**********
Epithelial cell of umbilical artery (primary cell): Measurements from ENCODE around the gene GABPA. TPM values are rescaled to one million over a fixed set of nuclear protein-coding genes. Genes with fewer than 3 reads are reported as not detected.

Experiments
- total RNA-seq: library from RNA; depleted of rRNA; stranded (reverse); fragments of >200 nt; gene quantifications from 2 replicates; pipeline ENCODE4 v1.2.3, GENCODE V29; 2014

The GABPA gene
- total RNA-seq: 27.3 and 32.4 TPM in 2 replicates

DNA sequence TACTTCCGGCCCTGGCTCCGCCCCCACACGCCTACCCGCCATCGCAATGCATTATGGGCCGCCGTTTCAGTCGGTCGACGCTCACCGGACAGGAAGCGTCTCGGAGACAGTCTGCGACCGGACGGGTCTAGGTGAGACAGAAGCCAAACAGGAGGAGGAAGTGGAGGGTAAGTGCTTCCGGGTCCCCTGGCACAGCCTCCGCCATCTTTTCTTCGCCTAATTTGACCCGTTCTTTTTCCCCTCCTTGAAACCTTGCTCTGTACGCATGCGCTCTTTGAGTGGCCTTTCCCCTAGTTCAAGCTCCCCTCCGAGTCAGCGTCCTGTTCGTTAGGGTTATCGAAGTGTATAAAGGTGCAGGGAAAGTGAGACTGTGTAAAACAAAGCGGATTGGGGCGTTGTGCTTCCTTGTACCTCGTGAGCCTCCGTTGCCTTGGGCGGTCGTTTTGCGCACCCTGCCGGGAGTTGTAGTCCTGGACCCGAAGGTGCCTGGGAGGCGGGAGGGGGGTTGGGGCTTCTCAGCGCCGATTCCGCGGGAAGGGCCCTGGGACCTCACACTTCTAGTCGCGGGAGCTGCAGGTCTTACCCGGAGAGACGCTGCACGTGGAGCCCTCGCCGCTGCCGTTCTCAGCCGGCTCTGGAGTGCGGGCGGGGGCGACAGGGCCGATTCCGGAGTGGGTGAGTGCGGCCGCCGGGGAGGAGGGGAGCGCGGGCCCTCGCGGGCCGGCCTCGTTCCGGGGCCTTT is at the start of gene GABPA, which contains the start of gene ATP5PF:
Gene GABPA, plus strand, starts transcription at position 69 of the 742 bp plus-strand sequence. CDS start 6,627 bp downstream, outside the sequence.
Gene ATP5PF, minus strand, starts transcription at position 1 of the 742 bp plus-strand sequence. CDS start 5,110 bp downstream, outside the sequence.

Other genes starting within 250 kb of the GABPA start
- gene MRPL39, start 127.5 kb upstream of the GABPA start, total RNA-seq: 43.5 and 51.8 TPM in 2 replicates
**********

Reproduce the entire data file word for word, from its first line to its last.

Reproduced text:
Epithelial cell of umbilical artery (primary cell): Measurements from ENCODE around the gene GABPA. TPM values are rescaled to one million over a fixed set of nuclear protein-coding genes. Genes with fewer than 3 reads are reported as not detected.

Experiments
- total RNA-seq: library from RNA; depleted of rRNA; stranded (reverse); fragments of >200 nt; gene quantifications from 2 replicates; pipeline ENCODE4 v1.2.3, GENCODE V29; 2014

The GABPA gene
- total RNA-seq: 27.3 and 32.4 TPM in 2 replicates

DNA sequence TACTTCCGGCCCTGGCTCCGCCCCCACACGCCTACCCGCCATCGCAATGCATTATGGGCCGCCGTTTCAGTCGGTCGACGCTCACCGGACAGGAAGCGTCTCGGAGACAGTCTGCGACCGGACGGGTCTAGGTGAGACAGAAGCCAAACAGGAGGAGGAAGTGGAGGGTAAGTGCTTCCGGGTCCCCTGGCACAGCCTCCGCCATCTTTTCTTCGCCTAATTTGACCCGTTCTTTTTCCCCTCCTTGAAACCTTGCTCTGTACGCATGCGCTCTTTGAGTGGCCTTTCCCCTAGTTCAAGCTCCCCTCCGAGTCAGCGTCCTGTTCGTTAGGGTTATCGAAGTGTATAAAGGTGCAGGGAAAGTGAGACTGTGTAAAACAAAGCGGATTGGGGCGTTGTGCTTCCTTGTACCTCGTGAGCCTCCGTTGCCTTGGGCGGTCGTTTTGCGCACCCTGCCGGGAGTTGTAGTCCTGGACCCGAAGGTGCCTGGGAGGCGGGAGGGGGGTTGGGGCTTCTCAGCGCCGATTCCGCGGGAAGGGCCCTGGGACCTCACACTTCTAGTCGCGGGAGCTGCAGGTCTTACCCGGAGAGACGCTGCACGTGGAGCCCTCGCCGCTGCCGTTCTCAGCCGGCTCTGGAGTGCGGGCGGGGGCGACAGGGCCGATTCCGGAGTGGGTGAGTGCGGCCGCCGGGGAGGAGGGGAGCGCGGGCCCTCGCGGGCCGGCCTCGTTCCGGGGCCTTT is at the start of gene GABPA, which contains the start of gene ATP5PF:
Gene GABPA, plus strand, starts transcription at position 69 of the 742 bp plus-strand sequence. CDS start 6,627 bp downstream, outside the sequence.
Gene ATP5PF, minus strand, starts transcription at position 1 of the 742 bp plus-strand sequence. CDS start 5,110 bp downstream, outside the sequence.

Other genes starting within 250 kb of the GABPA start
- gene MRPL39, start 127.5 kb upstream of the GABPA start, total RNA-seq: 43.5 and 51.8 TPM in 2 replicates